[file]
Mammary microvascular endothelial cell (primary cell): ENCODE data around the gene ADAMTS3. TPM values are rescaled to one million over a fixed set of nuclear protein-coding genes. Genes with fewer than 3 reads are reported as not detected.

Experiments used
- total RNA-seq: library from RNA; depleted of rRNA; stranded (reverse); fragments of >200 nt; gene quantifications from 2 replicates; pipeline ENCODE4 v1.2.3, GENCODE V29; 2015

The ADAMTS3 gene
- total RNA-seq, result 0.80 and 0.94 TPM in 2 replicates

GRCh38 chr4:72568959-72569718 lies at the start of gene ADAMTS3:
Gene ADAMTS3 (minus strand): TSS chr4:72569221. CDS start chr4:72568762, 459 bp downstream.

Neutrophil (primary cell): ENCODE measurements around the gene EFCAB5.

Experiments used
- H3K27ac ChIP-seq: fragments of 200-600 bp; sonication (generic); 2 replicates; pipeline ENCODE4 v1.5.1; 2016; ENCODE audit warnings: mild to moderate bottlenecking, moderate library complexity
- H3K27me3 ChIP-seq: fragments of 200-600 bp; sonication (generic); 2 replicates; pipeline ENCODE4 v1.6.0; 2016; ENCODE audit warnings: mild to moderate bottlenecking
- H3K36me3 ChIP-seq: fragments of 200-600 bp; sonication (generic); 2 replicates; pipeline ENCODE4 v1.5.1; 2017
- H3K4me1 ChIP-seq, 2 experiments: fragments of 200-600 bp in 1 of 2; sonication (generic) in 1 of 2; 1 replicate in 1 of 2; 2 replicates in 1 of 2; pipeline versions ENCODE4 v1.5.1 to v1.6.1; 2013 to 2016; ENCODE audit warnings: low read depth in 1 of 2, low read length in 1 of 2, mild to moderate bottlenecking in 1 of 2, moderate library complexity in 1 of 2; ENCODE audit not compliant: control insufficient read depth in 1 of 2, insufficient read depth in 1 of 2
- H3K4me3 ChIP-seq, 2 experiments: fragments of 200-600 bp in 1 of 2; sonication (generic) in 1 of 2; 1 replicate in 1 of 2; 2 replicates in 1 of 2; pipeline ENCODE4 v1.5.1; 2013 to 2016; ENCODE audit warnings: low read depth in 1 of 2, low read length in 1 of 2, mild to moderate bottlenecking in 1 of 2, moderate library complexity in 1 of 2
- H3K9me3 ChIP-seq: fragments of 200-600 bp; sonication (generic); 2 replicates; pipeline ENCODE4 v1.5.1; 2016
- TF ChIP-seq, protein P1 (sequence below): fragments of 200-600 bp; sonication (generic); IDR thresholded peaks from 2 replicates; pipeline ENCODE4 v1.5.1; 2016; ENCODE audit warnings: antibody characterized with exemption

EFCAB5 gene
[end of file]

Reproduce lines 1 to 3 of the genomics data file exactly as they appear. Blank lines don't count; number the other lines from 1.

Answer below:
Mammary microvascular endothelial cell (primary cell): ENCODE data around the gene ADAMTS3. TPM values are rescaled to one million over a fixed set of nuclear protein-coding genes. Genes with fewer than 3 reads are reported as not detected.

Experiments used
- total RNA-seq: library from RNA; depleted of rRNA; stranded (reverse); fragments of >200 nt; gene quantifications from 2 replicates; pipeline ENCODE4 v1.2.3, GENCODE V29; 2015